Rhianna Mc Kenzie
After announcing the closure of the Asa Wright Nature Centre on Monday, vice chairman of the board Marina Narinesingh said on Thursday the conservation and research efforts of the centre will continue.
The centre had announced its closure owing to covid19 restrictions and the closure of borders limiting visitors.
While the visitors’ lodge and hospitality centre will no longer be open to the public, Narinesingh said the centre will continue to pursue its conservation and research efforts as best as it can.
“That’s part of our transition,” she said.
“We’d be looking into external funding – grant funding – to engage in projects and continue our conservation and research.”
She said when the centre opened in 1967, the team understood the unique ecological value of the land and the need to preserve it.
“It was internationally known…and that hasn’t stopped.”
She said the way in which conservation will continue may be different, especially in terms of funding, as the board will now be seeking assistance for those projects.
Narinesingh said the centre has received support from volunteers, friends, and donors since announcing its closure.
“The state has reached out to us, which is great news. It will help protect our lands and our assets.”
She said corporate bodies have also contacted them.
“The support so far has been fantastic. I think corporate TT and stakeholders understand what a gem the centre is, and right now we are thankful for all the support.”
She said the board – comprised of 20 to 24 members, both national and international – is in the process of assessing the state of the property to work out programmes to maintain the grounds during the closure.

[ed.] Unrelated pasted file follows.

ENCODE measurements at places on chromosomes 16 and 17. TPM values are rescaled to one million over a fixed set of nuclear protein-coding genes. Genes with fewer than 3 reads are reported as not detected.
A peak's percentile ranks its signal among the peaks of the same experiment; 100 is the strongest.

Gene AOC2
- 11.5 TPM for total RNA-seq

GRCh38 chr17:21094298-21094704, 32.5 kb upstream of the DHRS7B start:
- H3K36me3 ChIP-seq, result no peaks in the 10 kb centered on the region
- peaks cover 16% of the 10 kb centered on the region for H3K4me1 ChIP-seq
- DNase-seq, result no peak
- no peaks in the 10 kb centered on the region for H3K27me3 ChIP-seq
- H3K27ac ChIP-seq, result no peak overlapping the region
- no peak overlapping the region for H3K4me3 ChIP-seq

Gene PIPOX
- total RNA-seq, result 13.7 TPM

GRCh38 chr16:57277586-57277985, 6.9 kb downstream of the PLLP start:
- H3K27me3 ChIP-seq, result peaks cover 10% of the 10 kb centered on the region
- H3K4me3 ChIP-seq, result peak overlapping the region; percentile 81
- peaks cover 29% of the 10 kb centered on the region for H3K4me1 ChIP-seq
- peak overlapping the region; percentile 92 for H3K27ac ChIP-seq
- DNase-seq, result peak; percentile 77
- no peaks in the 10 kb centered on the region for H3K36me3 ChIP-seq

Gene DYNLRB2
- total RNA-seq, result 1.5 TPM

“It has only been a few days, but nature takes effect quickly…We have approximately 1,500 acres of land.”
The centre is just one of the estates owned by Asa Wright which the public is most familiar with. Narinesingh said the estate extends into the Arima Valley and the Aripo Valley as well.
She also addressed the issue of quarrying in the area, which has been encroaching on the site.
“One of our parcels of land has been affected by quarrying operators.”
She said the matter is currently in court, but there are new owners of the quarry who have been respecting boundaries.
“We will continue to monitor those lands and reach out to the Ministry of Energy and its mineral division to assist us in monitoring the lands.
“We take a very strong position against trespassers and people encroaching on our land.”
Narinesingh said about 42 of the centre’s workers have been let go.
Newsday received reports that some workers were complaining of being treated unfairly by the centre.
“It was a very difficult decision for us,” Narinesingh said. “We reached to a point where we really had no other alternative.”
She said she understood that people were upset by the decision.
“People lost their jobs. It is natural that they would be disgruntled (but) it was not a decision we took on a whim.”
Narinesingh said the board will continue to work with stakeholders on becoming a more resilient organisation.
“We are in the process of reinventing ourselves.
“I can’t say what it would look like in the future, but I imagine part of that would be public access to these beautiful grounds, to come and sit on the veranda again and drink rum punches.”